Some changes made by the states are minor, clarifying the model’s rules through additional comments, definitions, and exceptions.  Many of the variations are in the rules for political conduct, extra-judicial activity, or part-time or senior judges where the differences among the states in judicial selection methods and organization are manifest.  Some states have made a few major changes, drawing the line between prohibited and permitted conduct in a different – stricter or more lenient – place for the state than nationally.

To illustrate the deviations from the model, a few recently adopted by the supreme courts in Idaho, Georgia, and Massachusetts are summarized below.

Idaho added a reference to social media in the code of judicial conduct, the third state to do so (New Mexico and West Virginia are the others).  Idaho’s comment:

While judges are not prohibited from participating in online social networks, such as Facebook, Instagram, Snapchat, and the like, they should exercise restraint and caution in doing so.  A judge should not identify himself as such, either by words or images, when engaging in commentary or interaction that is not in keeping with the limitations of this Code.

The new Idaho code also adds an extended comment on the use of judicial letterhead.

A judge shall not use judicial letterhead to gain an advantage or potential deferential treatment in conducting his or her personal business, including but not limited to financial matters, private business dealings, discharging parental responsibility, private disputes, political activities or charitable solicitations or endeavors.  It is not an abuse of the prestige of the judicial office to write letters of appreciation, letters of recognition or other laudatory letters written in connection with law-related activities, community outreach activities, civic activities, or educational activities so long as there is no reasonable likelihood that the use of the letterhead would be perceived as any attempt to exert pressure by reason of the judicial office or to gain any personal advantage or potential deferential treatment for the judge or others.  Judges should be cautious in writing such letters for any person who regularly appears before the court, has a matter pending or impending before the court, political figures or other personnel such as law enforcement officers or attorneys who appear before the court.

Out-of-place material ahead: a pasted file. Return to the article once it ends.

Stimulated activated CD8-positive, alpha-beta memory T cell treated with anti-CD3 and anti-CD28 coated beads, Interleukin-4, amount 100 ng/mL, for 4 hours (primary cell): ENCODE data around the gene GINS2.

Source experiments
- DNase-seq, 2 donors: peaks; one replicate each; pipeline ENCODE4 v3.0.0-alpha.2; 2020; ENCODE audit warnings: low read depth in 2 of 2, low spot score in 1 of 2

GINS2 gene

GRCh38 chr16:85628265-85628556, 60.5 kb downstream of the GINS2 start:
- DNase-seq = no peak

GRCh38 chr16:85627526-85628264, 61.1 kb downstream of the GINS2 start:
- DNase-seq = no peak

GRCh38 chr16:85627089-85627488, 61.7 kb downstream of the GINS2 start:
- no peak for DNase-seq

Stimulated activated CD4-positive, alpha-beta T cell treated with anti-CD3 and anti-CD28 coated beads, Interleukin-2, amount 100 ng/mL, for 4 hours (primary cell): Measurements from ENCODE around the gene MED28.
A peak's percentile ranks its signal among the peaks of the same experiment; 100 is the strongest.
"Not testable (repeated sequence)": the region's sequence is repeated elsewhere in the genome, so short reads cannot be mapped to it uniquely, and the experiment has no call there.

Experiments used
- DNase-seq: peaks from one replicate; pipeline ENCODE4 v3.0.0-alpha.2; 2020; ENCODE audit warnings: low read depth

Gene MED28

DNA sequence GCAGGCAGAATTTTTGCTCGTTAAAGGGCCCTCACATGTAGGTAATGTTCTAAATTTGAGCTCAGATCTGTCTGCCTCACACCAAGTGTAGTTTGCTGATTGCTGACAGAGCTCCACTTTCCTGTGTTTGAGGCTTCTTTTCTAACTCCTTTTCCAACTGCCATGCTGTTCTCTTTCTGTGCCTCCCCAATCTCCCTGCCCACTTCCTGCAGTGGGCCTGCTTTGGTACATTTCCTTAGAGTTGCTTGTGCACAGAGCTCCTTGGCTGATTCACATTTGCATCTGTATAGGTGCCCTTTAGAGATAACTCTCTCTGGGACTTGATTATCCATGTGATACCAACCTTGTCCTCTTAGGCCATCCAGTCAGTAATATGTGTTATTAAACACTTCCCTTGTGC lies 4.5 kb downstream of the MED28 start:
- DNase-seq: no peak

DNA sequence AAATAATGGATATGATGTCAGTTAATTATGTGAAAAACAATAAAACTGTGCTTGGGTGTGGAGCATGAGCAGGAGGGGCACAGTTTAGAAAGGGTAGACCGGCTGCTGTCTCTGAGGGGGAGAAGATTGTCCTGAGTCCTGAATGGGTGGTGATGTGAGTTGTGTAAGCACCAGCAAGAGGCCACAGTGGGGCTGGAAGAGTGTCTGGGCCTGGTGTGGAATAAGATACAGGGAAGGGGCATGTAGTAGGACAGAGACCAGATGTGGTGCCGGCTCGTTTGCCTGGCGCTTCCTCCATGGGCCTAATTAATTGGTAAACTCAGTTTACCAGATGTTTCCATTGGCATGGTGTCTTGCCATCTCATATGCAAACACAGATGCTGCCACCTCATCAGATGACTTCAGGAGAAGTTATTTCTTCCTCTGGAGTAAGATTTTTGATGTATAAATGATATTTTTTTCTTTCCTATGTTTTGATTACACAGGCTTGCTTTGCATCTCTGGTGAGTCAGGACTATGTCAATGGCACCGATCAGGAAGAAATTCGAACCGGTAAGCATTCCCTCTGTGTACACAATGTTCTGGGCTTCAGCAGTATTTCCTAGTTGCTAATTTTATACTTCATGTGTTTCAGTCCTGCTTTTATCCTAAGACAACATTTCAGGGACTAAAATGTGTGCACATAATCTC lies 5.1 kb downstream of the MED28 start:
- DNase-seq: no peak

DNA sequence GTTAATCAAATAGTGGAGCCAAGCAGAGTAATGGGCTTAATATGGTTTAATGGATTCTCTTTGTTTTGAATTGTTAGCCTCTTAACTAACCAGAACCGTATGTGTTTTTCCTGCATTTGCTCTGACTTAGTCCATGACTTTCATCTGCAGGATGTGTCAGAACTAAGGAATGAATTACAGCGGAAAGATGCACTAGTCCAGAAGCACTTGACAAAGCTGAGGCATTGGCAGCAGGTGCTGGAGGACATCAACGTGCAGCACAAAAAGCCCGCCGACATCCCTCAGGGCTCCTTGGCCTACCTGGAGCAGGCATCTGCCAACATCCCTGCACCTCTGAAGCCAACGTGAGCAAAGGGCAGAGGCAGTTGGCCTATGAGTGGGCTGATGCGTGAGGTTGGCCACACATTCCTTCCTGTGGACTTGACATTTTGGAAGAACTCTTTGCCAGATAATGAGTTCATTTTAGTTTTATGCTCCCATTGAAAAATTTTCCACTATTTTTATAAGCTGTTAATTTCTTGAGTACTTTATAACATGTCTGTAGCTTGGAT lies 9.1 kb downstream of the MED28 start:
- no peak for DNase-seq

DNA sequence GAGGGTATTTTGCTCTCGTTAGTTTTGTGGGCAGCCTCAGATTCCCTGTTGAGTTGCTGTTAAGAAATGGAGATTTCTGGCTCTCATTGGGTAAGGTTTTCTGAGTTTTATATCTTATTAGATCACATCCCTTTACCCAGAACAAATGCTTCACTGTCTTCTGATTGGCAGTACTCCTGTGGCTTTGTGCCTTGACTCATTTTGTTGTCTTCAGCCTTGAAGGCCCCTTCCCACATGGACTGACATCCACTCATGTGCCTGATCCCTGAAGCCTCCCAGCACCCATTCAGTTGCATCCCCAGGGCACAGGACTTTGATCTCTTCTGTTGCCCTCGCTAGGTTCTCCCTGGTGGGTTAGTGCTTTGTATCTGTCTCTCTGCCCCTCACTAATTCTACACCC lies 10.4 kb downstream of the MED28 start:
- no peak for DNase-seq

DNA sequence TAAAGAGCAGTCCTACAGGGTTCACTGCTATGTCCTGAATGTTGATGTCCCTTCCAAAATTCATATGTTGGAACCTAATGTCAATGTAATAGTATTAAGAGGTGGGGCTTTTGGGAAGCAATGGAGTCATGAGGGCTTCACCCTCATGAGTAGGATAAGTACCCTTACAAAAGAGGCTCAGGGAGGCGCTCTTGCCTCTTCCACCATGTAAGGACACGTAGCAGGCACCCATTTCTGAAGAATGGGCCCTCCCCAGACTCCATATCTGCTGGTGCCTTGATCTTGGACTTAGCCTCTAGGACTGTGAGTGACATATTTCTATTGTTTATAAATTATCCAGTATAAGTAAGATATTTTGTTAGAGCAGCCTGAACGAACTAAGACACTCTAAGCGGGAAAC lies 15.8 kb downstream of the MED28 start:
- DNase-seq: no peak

Like the model code, the Georgia code of judicial conduct prohibits membership in organizations that practice invidious discrimination, but the Georgia code adds a definition of invidious discrimination:  “any action by an organization that characterizes a person’s age, disability, ethnicity, gender or sex, marital status, national origin, race, religion, or sexual orientation as odious or as signifying inferiority, which therefore is used to justify arbitrary exclusion of persons possessing those traits from membership, position, or participation in the organization.”

The new Georgia code has a requirement, not in the model, that “a judge who is arrested for or has been charged by way of indictment, information, or complaint with a serious crime, shall inform the appropriate authority in writing within five days of being arrested or being charged.”  (“Serious crime” is defined as “any felony; any lesser crime that reflects adversely on the judge’s honesty, trustworthiness, or fitness as a judge in other respects; crimes involving moral turpitude; driving under the influence of drugs and/or alcohol; unlawful possession of any controlled substance; or any crime a necessary element of which, as determined by the statutory or common law definition of the crime, involves interference with the administration of justice, false swearing, misrepresentation, fraud, deceit, bribery, extortion, misappropriation, theft, or willful failure to file income tax returns, or an attempt, conspiracy, or solicitation of another to commit a serious crime.”)